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theatrical

[thee-a-tri-kuh l] /θiˈæ trɪ kəl/
adjective, Also, theatric
1.
of or relating to the theater or dramatic presentations:
theatrical performances.
2.
suggestive of the theater or of acting; artificial, pompous, spectacular, or extravagantly histrionic:
a theatrical display of grief.
noun
3.
theatricals.
  1. dramatic performances, now especially as given by amateurs.
  2. artificial or histrionic actions.
4.
a professional actor:
a family of renowned theatricals.
Origin of theatrical
1550-1560
1550-60; < Late Latin theātric(us) < Greek theātrikós, equivalent to theā́tr(on) theater + -ikos -ic + -al1
Related forms
theatricality
[thee-a-tri-kal-i-tee] /θiˌæ trɪˈkæl ɪ ti/ (Show IPA),
theatricalness, noun
theatrically, adverb
half-theatrical, adjective
nontheatric, adjective
nontheatrical, adjective
nontheatrically, adverb
overtheatrical, adjective
overtheatrically, adverb
overtheatricalness, noun
quasi-theatrical, adjective
quasi-theatrically, adverb
semitheatric, adjective
semitheatrical, adjective
semitheatrically, adverb
untheatric, adjective
untheatrical, adjective
untheatrically, adverb
Synonyms
2. exaggerated, melodramatic, stagy, extravagant.
Dictionary.com Unabridged
Based on the Random House Dictionary, © Random House, Inc. 2017.
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Examples from the Web for theatric
Historical Examples
  • This action of the girl seemed a thought too opportune and much too theatric.

    The Tyranny of the Dark Hamlin Garland
  • Why not to Paris that her theatric gifts might receive training?

    Ghetto Comedies

    Israel Zangwill
  • In his theatric way he used to tell his intimates that he was haunted by all the Furies.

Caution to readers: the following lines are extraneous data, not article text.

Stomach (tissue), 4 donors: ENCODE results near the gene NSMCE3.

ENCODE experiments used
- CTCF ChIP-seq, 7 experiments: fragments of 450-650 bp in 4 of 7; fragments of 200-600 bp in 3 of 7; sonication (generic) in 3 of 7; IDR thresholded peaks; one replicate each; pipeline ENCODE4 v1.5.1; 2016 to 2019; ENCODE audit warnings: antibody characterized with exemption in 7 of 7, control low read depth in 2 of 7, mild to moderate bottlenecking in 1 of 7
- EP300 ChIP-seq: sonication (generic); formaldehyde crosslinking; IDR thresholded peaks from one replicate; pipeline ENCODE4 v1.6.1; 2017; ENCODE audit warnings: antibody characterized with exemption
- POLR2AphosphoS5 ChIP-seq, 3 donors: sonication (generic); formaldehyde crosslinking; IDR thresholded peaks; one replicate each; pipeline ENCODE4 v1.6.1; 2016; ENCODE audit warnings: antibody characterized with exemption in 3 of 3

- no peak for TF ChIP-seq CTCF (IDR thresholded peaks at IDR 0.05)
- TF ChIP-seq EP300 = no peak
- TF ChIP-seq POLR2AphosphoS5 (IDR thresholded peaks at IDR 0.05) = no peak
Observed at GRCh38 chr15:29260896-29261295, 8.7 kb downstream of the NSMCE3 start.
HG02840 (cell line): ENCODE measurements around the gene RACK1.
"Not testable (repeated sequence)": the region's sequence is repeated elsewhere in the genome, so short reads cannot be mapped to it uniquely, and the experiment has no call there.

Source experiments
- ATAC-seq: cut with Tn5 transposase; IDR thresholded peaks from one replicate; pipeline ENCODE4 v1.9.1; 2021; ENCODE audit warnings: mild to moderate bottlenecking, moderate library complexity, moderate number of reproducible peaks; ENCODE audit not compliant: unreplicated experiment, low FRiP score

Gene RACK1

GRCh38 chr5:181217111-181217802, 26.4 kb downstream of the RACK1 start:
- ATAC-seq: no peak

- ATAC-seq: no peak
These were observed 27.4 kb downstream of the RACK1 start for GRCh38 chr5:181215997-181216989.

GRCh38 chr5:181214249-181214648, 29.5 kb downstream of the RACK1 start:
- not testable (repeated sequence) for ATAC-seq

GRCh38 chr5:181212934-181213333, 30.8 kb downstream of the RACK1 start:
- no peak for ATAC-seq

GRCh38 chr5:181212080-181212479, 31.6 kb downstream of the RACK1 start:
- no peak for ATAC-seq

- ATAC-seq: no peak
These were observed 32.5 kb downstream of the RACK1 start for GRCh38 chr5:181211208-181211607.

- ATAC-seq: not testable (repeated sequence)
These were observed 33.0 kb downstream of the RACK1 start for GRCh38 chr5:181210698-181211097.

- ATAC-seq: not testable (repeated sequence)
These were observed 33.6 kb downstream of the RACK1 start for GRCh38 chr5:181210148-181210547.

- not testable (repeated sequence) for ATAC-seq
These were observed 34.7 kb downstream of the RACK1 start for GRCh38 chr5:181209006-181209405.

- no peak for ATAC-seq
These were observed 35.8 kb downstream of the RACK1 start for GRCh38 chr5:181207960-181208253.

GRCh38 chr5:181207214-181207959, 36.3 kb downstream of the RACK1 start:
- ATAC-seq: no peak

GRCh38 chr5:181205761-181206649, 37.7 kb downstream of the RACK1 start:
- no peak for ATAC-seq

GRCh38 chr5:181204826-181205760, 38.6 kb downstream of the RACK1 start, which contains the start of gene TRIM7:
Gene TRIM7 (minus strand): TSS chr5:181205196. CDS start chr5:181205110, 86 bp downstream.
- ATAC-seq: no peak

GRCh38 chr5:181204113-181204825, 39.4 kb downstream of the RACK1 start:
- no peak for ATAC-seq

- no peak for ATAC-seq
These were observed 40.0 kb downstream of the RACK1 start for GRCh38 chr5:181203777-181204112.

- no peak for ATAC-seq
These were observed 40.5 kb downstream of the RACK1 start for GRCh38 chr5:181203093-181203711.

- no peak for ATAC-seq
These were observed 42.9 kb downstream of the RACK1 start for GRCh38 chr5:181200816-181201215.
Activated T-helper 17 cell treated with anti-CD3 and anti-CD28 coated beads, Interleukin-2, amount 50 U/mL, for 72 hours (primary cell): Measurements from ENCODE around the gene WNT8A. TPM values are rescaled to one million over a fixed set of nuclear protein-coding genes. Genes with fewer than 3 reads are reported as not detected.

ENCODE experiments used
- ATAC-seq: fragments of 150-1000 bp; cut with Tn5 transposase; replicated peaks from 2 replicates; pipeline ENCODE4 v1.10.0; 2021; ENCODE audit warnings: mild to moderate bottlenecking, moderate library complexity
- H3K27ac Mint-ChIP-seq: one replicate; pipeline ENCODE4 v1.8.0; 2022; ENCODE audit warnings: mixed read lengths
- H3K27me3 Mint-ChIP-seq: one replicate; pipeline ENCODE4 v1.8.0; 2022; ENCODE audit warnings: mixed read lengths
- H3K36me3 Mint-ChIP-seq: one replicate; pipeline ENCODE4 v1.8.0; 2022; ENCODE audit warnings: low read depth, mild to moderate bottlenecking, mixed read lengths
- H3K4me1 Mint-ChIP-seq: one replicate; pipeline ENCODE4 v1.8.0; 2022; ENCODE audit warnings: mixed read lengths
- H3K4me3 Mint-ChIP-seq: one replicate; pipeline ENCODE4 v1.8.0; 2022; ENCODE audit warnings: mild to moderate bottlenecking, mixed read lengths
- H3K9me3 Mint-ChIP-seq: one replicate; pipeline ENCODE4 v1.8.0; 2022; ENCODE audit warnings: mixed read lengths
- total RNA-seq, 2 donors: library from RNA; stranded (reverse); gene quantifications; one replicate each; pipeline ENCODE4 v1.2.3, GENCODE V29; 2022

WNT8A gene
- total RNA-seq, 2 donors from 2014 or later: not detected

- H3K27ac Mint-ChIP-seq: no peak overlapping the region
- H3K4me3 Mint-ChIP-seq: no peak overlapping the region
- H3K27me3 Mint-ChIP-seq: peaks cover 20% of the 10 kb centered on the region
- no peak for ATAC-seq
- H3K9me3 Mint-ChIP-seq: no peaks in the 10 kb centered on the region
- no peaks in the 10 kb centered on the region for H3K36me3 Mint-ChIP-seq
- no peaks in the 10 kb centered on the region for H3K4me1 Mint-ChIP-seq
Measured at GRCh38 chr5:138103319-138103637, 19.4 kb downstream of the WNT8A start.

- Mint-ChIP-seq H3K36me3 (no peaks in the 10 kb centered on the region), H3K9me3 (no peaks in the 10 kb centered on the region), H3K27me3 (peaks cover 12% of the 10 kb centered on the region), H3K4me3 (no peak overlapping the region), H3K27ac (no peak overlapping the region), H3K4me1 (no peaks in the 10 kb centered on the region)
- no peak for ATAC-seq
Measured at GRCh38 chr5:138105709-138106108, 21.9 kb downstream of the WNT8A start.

Darkness and Dawn Frederic W. Farrar
  • It warmed my vanity to think of myself as clever in so theatric a rle as thief.

    I, Mary MacLane Mary MacLane
  • On her face had been no theatric expression which would have warranted a close-up.

  • For, in spite of these—these strikers—these theatric Debses, you—you got in the point!

    The Dreamers John Kendrick Bangs
  • It was like a theatric effect, unreal, unconvincing, incredible.

    The Mystery Stewart Edward White and Samuel Hopkins Adams
  • theatric, horrible and more than that—matter-of-fact, systematic war!

    My Second Year of the War Frederick Palmer
  • A strange falsity, a theatric insincerity, lay beneath all the Napoleonic sentiments and ideals.

    The Ifs of History

    Joseph Edgar Chamberlin
  • There was an attempt to line up the prophet to add to the theatric effect, says the report.

British Dictionary definitions for theatric

theatrical

/θɪˈætrɪkəl/
adjective
1.
of or relating to the theatre or dramatic performances
2.
exaggerated and affected in manner or behaviour; histrionic
Derived Forms
theatricality, theatricalness, noun
theatrically, adverb
Collins English Dictionary - Complete & Unabridged 2012 Digital Edition
© William Collins Sons & Co. Ltd. 1979, 1986 © HarperCollins
Publishers 1998, 2000, 2003, 2005, 2006, 2007, 2009, 2012
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Word Origin and History for theatric

theatrical

adj.

1550s, "pertaining to the theater," from theater + -ical. Sense of "stagy, histrionic" is attested from 1709.

Online Etymology Dictionary, © 2010 Douglas Harper
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Word Value for theatric

13
13
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